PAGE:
As the use of synthetic stimulants collectively known as “bath salts” continues, a new study suggests that mephedrone and drugs like it may have significant addiction potential and found that the effects on the brain’s reward circuits are comparable to those of cocaine.
The use of the synthetic stimulants collectively known as “bath salts” have gained popularity among recreational drug users over the last five years, largely because they were readily available and unrestricted via the Internet and at convenience stores, and were virtually unregulated.
Recent studies point to compulsive drug taking among bath salts users, and several deaths have been blamed on the bath salt mephedrone (4-methylmethcathinone or “meow-meow”). This has led several countries to ban the production, possession, and sale of mephedrone and other cathinone derivative drugs.
In October 2011, the U.S. Drug Enforcement Administration placed mephedrone on Schedule 1 of the Controlled Substances Act for one year, pending further study. “Basically, the DEA was saying we don’t know enough about these drugs to know how potentially dangerous they could be, so we’re going to make them maximally restricted, gather more data, and then come to a more reasoned decision as to how we should classify these compounds,” said C.J. Malanga, MD, PhD, associate professor of neurology, pediatrics and psychology at the University of North Carolina School of Medicine. He is also a member of the UNC’s Bowles Center for Alcohol Studies.
Now, results of a new study led by Malanga offer compelling evidence for the first time that mephedrone, like cocaine, does have potential for abuse and addiction. “The effects of mephedrone on the brain’s reward circuits are comparable to similar doses of cocaine,” he said. “As expected our research shows that mephedrone likely has significant abuse liability.”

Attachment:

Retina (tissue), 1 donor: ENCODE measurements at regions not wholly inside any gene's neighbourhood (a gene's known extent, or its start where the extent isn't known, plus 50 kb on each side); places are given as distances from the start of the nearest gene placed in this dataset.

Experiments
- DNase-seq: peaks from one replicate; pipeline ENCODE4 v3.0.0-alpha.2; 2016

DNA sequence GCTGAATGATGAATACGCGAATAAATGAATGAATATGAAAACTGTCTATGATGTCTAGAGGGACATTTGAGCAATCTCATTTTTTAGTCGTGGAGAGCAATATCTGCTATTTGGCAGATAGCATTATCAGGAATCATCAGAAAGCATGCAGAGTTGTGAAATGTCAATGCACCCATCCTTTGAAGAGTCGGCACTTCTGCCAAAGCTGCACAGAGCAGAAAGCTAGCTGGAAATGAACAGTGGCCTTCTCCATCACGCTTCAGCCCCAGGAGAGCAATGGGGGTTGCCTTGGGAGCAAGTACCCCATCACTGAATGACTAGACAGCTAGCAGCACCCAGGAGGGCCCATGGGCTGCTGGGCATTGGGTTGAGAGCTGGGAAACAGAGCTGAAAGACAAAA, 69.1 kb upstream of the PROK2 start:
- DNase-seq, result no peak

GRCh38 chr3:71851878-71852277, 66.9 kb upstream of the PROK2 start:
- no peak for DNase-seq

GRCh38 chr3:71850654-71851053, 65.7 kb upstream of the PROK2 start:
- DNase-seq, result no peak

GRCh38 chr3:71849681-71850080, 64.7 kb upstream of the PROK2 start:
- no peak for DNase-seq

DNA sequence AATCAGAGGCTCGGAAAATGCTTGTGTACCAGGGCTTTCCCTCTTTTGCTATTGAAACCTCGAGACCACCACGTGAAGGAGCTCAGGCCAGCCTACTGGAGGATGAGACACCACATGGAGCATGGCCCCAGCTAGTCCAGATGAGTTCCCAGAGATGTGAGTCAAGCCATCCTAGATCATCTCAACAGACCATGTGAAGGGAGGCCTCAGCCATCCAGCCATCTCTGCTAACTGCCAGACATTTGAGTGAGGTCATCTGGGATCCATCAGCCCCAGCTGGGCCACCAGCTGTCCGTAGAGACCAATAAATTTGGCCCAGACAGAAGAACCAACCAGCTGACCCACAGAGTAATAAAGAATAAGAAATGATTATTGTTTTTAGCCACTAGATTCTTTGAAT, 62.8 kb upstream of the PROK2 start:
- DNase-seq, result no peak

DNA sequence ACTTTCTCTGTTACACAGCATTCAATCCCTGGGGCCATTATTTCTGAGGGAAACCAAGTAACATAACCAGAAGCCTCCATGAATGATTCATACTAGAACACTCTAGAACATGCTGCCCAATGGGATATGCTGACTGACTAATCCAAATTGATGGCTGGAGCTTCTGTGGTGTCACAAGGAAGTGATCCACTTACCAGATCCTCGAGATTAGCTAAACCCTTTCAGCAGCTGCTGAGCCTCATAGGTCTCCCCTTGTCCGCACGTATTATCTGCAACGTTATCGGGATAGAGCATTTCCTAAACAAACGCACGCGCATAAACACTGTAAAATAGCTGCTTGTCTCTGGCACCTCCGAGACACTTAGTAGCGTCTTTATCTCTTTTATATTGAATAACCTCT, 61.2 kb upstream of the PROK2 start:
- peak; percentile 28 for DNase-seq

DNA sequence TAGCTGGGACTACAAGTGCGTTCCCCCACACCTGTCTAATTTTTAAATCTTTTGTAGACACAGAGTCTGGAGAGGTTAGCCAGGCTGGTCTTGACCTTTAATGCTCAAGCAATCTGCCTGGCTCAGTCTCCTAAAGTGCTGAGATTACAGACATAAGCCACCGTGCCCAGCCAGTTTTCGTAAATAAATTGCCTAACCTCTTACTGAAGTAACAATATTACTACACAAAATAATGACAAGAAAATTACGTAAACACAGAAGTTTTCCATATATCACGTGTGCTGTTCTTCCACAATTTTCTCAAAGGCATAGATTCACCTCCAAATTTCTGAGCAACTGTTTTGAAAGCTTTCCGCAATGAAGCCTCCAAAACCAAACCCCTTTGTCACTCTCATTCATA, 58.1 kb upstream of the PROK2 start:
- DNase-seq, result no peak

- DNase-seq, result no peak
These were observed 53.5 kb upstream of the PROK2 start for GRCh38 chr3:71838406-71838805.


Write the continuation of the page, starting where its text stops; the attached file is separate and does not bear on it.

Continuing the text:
A report of the study was published online on June 21, 2012, by the journal Behavioural Brain Research. The report’s first author and MD/PhD student at UNC J. Elliott Robinson points out that mephedrone and other potentially addictive stimulants “inappropriately activate brain reward circuits that are involved in positive reinforcement. These play a role in the drug ‘high’ and compulsive drug taking.”
The study of laboratory mice used intracranial self-stimulation (ICSS), a technique developed in the 1950s that can measure a drug’s ability to activate reward circuits. In ICSS studies, animals are trained to perform a behavioral task (pressing a lever or a button with their nose or, as in this study, spinning a wheel) to receive a reward: direct stimulation of the brain pathways involved in reward perception.
During the study, adult animals were implanted with brain-stimulating electrodes. Measures of their wheel-spinning effort were made before, during, and after they received various doses of either mephedrone or cocaine.
“One of the unique features of ICSS is that all drugs of abuse, regardless of how they work pharmacologically, do very similar things to ICSS: they make ICSS more rewarding,” Malanga said. “Animals work harder to get less of it [ICSS] when we give them these drugs.”
Indeed, as was expected, cocaine increased the ability of mice to be rewarded by self-stimulation. “And what we found, which is new, is that mephedrone does the same thing. It increases the rewarding potency of ICSS just like cocaine does. ”
Malanga said the study supports the idea that mephedrone and drugs like it may have significant addiction potential, “and justifies the recent legislation to maintain maximum restriction to their access by the Food and Drug Administration.” On July 9 President Obama signed into law legislation passed by Congress to permanently ban the sale of bath salts in the U.S.
Reference: “Mephedrone (4-methylmethcathinone) and intracranial self-stimulation in C57BL/6J mice: Comparison to cocaine” by J. Elliott Robinson, Abigail E. Agoglia, Eric W. Fish, Michael C. Krouse and C.J. Malanga, 21 June 2012, Behavioural Brain Research.
Along with Malanga and Robinson, other UNC co-authors are Abigail E. Agoglia, Eric W. Fish, and Michael E. Krouse.
Support for the research comes from the National Institute on Alcohol Abuse and Alcoholism and the National Institute on Drug Abuse, which are components of the National Institutes of Health.